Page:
None. Sir. But I accept the conclusion of the Buchanan and Crowther Reports that sometime in the future some limitation of traffic in the larger cities will be unavoidable.
While I accept that the decision should be taken locally, may I ask whether the Minister agrees that the time to which he has referred has now arrived in London, Manchester and certain other cities, because at rush hours traffic is being brought practically to a standstill? Would he not agree that to allow only public transport—buses can carry 60 passengers, for example—is the solution in the immediate future?
No, I could not agree, not even in London, because the measures which we have taken in London in the last few years have resulted in an increased flow of traffic at peak hours and an increased volume can be taken by the streets. by such methods as one-way streets. A great deal more can still be done in London and we are to have several major schemes each year for the next two or three years. Therefore, I cannot agree with the assumption made by the hon. Member. Another thing is that we have a positive policy towards parking so that people are stopped from long-term parking on the streets. That in itself will make a significant contribution.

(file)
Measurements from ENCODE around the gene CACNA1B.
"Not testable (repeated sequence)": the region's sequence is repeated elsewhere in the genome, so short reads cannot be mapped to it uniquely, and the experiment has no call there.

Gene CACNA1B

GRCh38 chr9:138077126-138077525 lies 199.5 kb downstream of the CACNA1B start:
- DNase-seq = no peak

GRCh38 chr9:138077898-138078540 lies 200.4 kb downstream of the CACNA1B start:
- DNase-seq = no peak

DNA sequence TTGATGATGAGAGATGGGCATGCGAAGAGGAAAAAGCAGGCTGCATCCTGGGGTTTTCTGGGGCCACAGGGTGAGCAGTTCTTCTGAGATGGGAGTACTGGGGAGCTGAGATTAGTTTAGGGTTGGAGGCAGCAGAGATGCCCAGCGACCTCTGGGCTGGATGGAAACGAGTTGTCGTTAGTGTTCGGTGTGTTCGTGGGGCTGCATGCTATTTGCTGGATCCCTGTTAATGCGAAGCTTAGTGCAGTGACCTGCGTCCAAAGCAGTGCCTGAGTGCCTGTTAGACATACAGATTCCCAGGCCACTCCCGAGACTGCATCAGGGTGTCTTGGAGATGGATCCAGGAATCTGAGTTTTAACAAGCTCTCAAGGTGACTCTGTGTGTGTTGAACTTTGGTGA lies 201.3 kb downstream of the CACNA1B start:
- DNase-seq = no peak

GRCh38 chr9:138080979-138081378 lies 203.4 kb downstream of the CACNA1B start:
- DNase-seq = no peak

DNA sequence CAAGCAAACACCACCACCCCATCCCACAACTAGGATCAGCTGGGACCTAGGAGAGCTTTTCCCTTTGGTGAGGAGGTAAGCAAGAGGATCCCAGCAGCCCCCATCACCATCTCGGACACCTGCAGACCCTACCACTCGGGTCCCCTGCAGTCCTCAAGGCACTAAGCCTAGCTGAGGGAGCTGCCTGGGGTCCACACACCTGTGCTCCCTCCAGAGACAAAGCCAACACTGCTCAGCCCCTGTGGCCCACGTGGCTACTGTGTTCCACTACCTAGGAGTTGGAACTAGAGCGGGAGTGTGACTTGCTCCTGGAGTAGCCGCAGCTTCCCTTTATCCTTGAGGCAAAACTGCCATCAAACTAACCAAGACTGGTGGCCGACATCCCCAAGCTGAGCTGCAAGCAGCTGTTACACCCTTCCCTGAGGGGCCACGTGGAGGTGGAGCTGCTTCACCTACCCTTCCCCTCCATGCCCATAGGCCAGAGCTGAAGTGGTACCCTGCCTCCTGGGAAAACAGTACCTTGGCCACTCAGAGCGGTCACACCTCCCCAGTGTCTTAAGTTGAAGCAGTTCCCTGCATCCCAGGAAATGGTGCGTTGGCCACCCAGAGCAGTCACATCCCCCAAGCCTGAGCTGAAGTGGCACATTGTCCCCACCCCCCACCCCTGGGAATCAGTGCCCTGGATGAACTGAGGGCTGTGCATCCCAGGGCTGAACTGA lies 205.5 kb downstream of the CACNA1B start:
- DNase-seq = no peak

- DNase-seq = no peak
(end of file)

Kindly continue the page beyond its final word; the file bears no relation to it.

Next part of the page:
Does the Minister recall that on 5th December, 1956, I told the then Minister of Transport that
…keeping private cars out of central London is the quickest and least complicated solution to the problem."—[OFFICIAL REPORT, 5th December, 1956; Vol. 561, c. 1222.]
When will the Minister grapple effectively with this problem instead of behaving, as he does, like a beetle on a pin—a lot of activity but nothing achieved?
I only wish I had the salary of the Beatles. I must say, however, that traffic is now moving faster than it did in 1956 and there is a greater volume of it. The hon. Member was wrong in 1956 and is wrong again now.